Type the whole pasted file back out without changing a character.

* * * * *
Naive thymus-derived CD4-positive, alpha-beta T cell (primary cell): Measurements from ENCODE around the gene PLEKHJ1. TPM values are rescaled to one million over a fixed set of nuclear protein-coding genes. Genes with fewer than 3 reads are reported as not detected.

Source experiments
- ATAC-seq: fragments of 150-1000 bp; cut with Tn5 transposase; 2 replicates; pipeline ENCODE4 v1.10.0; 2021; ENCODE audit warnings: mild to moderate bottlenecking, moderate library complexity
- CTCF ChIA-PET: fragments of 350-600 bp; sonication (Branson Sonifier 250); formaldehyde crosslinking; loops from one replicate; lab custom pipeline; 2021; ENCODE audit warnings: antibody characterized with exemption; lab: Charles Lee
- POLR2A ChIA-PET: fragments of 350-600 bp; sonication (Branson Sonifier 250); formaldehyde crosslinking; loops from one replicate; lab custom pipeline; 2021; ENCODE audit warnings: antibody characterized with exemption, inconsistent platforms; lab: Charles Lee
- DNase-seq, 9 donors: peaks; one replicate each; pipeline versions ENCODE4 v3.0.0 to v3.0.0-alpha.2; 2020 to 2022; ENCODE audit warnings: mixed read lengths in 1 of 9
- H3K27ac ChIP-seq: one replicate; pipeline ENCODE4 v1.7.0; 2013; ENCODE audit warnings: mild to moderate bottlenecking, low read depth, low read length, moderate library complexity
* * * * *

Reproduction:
Naive thymus-derived CD4-positive, alpha-beta T cell (primary cell): Measurements from ENCODE around the gene PLEKHJ1. TPM values are rescaled to one million over a fixed set of nuclear protein-coding genes. Genes with fewer than 3 reads are reported as not detected.

Source experiments
- ATAC-seq: fragments of 150-1000 bp; cut with Tn5 transposase; 2 replicates; pipeline ENCODE4 v1.10.0; 2021; ENCODE audit warnings: mild to moderate bottlenecking, moderate library complexity
- CTCF ChIA-PET: fragments of 350-600 bp; sonication (Branson Sonifier 250); formaldehyde crosslinking; loops from one replicate; lab custom pipeline; 2021; ENCODE audit warnings: antibody characterized with exemption; lab: Charles Lee
- POLR2A ChIA-PET: fragments of 350-600 bp; sonication (Branson Sonifier 250); formaldehyde crosslinking; loops from one replicate; lab custom pipeline; 2021; ENCODE audit warnings: antibody characterized with exemption, inconsistent platforms; lab: Charles Lee
- DNase-seq, 9 donors: peaks; one replicate each; pipeline versions ENCODE4 v3.0.0 to v3.0.0-alpha.2; 2020 to 2022; ENCODE audit warnings: mixed read lengths in 1 of 9
- H3K27ac ChIP-seq: one replicate; pipeline ENCODE4 v1.7.0; 2013; ENCODE audit warnings: mild to moderate bottlenecking, low read depth, low read length, moderate library complexity